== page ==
If you, or anyone you know, has taste buds, you must try a recipe from the Ree Drumond, aka the Pioneer Woman. I don’t know how she does it, but her recipes are nothing short of amazing.
Brandon’s parents are visiting, and his mother just celebrated a fairly significant birthday last week. Unfortunately we are not the rich kind who can afford extravagant gifts, but I can give the gift of cooking, and with Ree’s help, my meal was borderline extravagant (but not for the wallet). (I should mention here that Brandon’s mom did help me cook since we never get to cook together, so I can’t take ALL the credit for making the meal!) For dinner I made Spaghetti and Artichoke Hearts with Tomatoes, Chicken from the Chicken Parmigiana recipe, and Rosemary Acorn Squash.
The spaghetti was the real winner. When I first mentioned I was making spaghetti, I think she may not have believed me. Who makes spaghetti for their mother in law’s birthday dinner? I do. When it tastes as good as this spaghetti does, you could make it for Christmas dinner and get very few complaints.
The Acorn Squash was the surprise hit because none of us have had acorn squash in the past, and who would have thought to pair rosemary and brown sugar? I’m sure you culinary masters would, but I would not.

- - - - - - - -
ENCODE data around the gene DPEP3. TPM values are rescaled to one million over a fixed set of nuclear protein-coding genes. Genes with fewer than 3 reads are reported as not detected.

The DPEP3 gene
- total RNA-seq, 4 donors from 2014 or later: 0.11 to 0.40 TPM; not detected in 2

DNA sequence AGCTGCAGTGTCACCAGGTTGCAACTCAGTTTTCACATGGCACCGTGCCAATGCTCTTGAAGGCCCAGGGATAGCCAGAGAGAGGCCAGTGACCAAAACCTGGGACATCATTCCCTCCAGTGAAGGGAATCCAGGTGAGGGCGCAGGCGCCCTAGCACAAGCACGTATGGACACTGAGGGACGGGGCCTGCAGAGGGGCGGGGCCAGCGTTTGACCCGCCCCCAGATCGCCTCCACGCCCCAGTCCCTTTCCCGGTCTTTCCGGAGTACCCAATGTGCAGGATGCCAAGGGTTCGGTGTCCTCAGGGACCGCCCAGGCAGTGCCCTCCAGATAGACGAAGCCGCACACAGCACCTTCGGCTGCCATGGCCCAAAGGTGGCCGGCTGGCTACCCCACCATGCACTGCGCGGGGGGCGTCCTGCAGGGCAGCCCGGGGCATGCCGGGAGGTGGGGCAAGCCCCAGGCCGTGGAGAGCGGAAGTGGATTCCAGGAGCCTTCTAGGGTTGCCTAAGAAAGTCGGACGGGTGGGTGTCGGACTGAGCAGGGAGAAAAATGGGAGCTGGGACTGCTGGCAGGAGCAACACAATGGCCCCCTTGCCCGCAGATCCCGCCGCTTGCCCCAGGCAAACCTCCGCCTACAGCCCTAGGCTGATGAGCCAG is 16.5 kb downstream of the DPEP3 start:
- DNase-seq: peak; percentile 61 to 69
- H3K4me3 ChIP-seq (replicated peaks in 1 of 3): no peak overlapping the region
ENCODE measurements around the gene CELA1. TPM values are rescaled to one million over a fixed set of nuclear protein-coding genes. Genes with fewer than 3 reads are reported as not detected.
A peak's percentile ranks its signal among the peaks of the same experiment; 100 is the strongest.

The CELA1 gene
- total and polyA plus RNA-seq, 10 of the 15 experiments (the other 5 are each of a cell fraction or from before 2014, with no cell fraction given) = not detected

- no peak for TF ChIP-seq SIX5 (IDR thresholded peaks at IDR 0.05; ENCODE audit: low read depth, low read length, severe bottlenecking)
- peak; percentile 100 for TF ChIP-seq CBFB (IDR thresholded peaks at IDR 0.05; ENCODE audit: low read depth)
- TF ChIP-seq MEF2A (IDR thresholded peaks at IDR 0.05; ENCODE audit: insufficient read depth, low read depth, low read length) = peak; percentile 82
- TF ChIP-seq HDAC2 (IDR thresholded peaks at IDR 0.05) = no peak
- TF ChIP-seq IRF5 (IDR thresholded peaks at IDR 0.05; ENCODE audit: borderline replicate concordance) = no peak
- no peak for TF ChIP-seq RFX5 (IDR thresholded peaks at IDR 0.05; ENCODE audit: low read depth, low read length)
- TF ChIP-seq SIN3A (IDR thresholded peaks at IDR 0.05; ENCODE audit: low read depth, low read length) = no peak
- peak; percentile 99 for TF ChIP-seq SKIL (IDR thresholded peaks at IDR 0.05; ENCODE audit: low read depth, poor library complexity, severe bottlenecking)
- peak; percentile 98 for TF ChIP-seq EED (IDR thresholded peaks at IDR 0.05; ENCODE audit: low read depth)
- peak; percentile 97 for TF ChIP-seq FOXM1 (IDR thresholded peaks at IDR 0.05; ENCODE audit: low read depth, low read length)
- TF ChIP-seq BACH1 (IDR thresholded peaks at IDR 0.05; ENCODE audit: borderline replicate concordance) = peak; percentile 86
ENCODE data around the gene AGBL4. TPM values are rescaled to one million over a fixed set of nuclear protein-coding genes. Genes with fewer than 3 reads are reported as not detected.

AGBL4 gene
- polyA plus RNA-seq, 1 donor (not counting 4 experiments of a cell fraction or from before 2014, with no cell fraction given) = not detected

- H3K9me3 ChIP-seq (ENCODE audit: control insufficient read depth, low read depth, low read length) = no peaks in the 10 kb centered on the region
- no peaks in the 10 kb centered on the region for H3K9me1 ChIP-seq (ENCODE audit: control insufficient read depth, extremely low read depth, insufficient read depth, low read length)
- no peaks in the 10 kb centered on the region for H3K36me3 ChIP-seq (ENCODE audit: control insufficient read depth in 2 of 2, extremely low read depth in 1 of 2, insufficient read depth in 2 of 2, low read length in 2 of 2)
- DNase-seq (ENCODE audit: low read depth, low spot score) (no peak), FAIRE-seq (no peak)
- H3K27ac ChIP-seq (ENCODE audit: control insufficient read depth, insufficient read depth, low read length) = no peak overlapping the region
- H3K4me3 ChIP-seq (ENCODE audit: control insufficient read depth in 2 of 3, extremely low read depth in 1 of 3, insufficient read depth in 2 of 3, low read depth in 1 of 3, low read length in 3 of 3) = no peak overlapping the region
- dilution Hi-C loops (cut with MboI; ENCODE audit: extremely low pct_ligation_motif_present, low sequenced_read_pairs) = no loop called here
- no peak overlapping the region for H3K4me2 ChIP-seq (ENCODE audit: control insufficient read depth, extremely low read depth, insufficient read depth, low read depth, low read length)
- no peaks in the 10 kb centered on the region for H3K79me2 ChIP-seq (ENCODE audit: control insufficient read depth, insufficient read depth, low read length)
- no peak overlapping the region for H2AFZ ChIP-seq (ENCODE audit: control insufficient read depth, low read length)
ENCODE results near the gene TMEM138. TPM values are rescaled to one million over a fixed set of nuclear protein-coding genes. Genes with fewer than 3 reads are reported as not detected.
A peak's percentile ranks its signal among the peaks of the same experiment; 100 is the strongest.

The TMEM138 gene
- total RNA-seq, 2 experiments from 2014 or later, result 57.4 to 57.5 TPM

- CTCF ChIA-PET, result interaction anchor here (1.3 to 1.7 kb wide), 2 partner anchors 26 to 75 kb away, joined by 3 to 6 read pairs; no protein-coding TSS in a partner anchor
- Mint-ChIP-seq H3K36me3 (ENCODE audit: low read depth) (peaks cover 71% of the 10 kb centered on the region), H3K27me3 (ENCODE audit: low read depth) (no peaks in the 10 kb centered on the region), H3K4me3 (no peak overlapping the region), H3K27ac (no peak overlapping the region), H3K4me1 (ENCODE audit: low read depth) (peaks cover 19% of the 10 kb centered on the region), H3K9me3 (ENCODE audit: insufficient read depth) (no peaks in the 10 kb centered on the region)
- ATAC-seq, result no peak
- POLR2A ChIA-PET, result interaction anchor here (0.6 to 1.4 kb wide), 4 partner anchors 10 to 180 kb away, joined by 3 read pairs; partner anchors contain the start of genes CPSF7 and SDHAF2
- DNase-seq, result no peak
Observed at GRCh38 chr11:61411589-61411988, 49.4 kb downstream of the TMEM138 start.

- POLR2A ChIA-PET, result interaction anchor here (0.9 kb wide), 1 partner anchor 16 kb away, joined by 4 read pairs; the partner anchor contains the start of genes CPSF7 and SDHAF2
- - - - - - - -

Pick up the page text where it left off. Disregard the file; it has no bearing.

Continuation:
The chicken was a perfect compliment to both because it was simply seasoned with salt and pepper to allow the rest of the meal to speak for itself. The meat is usually such a super star in big dinners, but not this time! If you don’t eat meat, you could skip on the chicken and your meal would not suffer.
Of course, dessert is just as important as dinner if it’s a birthday dinner. I made the Pumpkin Cheesecake from the book, The Joy of Cooking (a must-have for any kitchen).
I don’t know what the protocol is for posting other people’s recipes or pictures, and since I failed miserably in taking pictures of our meal, I’ll just tell you to scroll your little mouse back up a little and check out Ree’s recipes. Each one has a hundred pictures that are almost as delicious as the food (well, not a hundred, but a lot, and they are delicious if you can use that word to describe a photo).